CS433-W-1-7                  Tarun Soni
Computer Architecture: Execution of instructions



         Execute                                32   ALU
              Result                        b
              Store                             32

CS433-W-1-8                                                Tarun Soni
  Architecture: Typical Single Cycle Datapath

                    Instruction                       Control Signals Conditions
                                   Rd Rs        Rt
                                    5  5         5
                                                      A                          Data
     Next Address

                                        Rw Ra Rb                           32                             Data
                             32                                                 Address
                                                      32                                      Ideal       Out

                                         32 32-bit

                                         Registers                              Data         Memory
                                  Clk                                                  Clk


• Logical vs. Physical Structure
   CS433-W-1-9                                                                               Tarun Soni
  Architecture: Pipelined Datapath

Instruction Fetch   Instruction Decode/         Execute/         Memory Access        Write Back
                      Register Fetch       Address Calculation


   CS433-W-1-10                                                          Tarun Soni
Registers on the CPU

  • Control & Status Registers
     – Generally not available to user programs
     – some used by CPU to control its operation
     – some used by OS to control program execution
  • User-visible Registers
     – available to system (OS) and user programs
     – holds data, addresses, and some condition codes

CS433-W-1-11                                      Tarun Soni
System Registers on the CPU

• Program Counter (PC)
   – Contains the address of the next instruction to be
• Instruction Register (IR)
   – Contains the instruction most recently fetched
• Program Status Word (PSW)
   – A register or group of registers containing:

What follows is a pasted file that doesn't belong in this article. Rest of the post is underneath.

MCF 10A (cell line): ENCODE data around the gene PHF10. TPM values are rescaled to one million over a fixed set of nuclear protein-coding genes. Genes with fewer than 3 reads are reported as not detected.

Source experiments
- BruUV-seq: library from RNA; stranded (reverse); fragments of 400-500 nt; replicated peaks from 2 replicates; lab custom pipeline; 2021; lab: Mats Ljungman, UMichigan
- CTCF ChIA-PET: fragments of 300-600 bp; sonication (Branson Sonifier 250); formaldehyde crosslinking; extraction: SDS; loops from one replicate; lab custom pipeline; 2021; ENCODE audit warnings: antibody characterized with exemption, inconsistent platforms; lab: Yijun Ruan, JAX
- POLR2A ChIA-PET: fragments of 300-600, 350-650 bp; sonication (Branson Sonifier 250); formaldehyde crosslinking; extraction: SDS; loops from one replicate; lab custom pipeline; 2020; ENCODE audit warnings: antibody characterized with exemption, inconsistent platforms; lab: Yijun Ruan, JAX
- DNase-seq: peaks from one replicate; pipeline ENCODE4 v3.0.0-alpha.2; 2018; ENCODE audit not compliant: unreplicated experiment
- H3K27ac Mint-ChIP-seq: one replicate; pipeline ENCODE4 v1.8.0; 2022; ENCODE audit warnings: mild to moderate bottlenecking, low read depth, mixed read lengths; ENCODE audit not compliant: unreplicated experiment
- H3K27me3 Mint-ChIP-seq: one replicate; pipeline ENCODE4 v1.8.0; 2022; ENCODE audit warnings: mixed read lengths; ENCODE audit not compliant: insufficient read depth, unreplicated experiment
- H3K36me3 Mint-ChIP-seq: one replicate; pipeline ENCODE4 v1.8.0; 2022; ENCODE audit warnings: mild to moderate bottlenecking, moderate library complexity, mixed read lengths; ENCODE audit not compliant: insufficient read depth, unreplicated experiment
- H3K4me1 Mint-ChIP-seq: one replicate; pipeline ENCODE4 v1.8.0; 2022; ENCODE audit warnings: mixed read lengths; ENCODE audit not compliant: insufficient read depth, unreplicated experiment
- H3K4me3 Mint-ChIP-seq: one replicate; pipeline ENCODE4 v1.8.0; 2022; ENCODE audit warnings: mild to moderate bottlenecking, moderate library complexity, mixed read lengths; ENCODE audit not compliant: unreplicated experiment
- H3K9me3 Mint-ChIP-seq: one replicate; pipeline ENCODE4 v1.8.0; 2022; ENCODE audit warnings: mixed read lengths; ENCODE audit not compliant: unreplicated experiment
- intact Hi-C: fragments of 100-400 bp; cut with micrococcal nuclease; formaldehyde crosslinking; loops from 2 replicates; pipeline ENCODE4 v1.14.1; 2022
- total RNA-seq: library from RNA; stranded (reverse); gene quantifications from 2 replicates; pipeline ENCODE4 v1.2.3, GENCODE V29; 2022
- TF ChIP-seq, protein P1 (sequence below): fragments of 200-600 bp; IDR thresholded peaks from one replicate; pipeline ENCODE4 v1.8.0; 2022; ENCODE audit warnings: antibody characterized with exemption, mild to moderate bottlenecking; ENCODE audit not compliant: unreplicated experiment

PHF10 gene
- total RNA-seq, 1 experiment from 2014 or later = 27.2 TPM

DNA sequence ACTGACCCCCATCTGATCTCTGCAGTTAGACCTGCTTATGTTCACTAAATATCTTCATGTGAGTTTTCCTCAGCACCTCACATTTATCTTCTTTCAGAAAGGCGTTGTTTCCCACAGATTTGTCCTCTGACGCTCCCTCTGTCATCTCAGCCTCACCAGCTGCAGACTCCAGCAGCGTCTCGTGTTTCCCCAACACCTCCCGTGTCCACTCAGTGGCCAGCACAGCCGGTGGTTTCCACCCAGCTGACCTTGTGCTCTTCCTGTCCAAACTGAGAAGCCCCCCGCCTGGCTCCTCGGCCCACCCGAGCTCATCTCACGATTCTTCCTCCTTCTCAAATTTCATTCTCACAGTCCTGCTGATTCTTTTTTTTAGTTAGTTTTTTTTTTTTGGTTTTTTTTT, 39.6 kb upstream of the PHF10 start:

• condition codes and status info bits
       • Interrupt enable/disable bit
       • Supervisor(OS)/user mode bit

 CS433-W-1-12                                        Tarun Soni
User Registers on the CPU

• Data Registers
   – can be assigned by the user program to perform
     operations on data
• Address Registers
   – contain memory address of data and instructions
   – may contain a portion of an address that is used to
     calculate the complete address
   – Eg: Index, Segment, Stack pointers

• How would you implement address traps ?
       – Check during instruction fetch ?
       – Address limit registers Hi/Lo
       – Who guards the limit registers?

CS433-W-1-13                                        Tarun Soni
I/O Modules

   •     Data to/from system bus are buffered in data register(s)
   •     Status/Control register(s) holds
           – current status information
           – current control information from
   •     I/O logic interact with CPU via control bus

CS433-W-1-14                                                   Tarun Soni
I/O Modules

    I/O is usually much slower than CPU

      •    WRITE transfer control to the
           printer driver (I/O pgm)
      •    I/O pgm prepare I/O module for
           printing (4)
      •    CPU has to WAIT for I/O command
           to complete
      •    Long wait for a printer
      •    I/O pgm finishes in (5) and report
           status of operation

CS433-W-1-15                                    Tarun Soni

•    Computers now permit I/O modules to INTERRUPT the CPU.
•    For this the I/O module just assert an interrupt request line on
     the control bus
•    Then CPU transfers control to an Interrupt Handler Routine
     (normally part of the OS)